Skip to comments.Forrest Gump of Catholicism began humbly in Baltimore
Posted on 10/06/2011 5:43:21 PM PDT by MDJohnPaul
A friend once referred to the late New Orleans Archbishop Philip M. Hannan as the Forrest Gump of Catholicism.
Just like the Tom Hanks character, Archbishop Hannan always seemed to be at the right place at the right time making history as much as witnessing it.
Just consider some of the roles the native Washingtonian so ably filled in his 98 years: paratroop chaplain during the Second World War, Catholic newspaper editor, counselor to President John F. Kennedy, Civil Rights and pro-life advocate, attendee of all four sessions of the Second Vatican Council, shepherd to the New Orleans archdiocese and broadcast journalist.
A day before one of the American Churchs greatest figures is laid to rest, its good to recall that Archbishop Hannans spectacular priesthood began humbly in Baltimore.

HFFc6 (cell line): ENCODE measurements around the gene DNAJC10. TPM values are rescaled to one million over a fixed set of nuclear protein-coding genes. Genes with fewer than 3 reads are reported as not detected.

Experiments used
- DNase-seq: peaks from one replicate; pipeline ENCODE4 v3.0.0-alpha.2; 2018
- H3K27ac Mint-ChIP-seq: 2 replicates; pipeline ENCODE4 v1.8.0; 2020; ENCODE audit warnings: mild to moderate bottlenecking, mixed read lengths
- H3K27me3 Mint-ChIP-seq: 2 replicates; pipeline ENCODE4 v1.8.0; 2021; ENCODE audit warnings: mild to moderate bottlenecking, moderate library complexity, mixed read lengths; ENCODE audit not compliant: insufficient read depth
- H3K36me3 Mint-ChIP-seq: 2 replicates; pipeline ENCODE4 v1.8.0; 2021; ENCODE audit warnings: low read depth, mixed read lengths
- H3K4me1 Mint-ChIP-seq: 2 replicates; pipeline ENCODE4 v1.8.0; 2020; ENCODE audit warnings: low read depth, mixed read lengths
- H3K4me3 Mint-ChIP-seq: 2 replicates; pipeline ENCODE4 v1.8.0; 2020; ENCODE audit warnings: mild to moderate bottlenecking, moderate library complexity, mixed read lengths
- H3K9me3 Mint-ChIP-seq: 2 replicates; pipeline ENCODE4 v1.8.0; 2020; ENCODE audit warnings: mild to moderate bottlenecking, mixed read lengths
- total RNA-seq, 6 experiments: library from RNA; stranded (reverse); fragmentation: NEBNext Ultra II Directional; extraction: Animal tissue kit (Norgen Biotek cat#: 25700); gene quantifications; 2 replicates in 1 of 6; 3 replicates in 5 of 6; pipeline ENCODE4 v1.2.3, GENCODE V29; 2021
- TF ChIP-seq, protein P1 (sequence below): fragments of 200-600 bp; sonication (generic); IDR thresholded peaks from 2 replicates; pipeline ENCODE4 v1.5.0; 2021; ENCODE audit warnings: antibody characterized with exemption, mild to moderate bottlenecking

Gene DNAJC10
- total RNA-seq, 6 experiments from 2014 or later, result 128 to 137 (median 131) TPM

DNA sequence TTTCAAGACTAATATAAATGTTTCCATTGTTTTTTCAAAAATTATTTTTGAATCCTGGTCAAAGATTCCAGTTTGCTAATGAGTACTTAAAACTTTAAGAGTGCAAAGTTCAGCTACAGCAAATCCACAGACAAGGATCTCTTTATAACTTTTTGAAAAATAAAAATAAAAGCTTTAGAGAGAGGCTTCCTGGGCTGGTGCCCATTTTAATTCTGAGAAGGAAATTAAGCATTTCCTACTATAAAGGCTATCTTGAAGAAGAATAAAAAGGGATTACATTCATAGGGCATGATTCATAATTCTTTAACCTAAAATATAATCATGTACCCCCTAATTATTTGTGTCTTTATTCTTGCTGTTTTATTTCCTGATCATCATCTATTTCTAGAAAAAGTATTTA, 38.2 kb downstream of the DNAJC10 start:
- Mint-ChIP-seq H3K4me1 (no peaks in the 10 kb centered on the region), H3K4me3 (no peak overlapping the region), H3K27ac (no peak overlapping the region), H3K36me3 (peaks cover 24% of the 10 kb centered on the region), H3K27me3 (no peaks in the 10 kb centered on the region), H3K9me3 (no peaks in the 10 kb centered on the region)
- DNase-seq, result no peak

Before receiving a masters degree from The Catholic University of America and studying in Rome for four years, the young Phil Hannan was a student at St. Charles College in Catonsville, a minor seminary for boys considering a call to the religious life.
After his Dec. 8, 1939 ordination in Rome, Archbishop Hannans first assignment was as assistant pastor of St. Thomas Aquinas in the Hampden neighborhood of Baltimore.
In his 2010 memoir, The Archbishop Wore Combat Boots, Archbishop Hannan recalled that although he had been the recipient of a brilliant academic preparation for the priesthood, he knew little of the practical soul-to-soul work of helping other human beings walk in the grace of God.
Baltimore gave him that experience.
One of Archbishop Hannans primary duties as assistant pastor was to help take the census and contact parish couples who were married outside the church. In the 1940s, of St. Thomass 400 registered families, about a fourth were not in a valid marriage...
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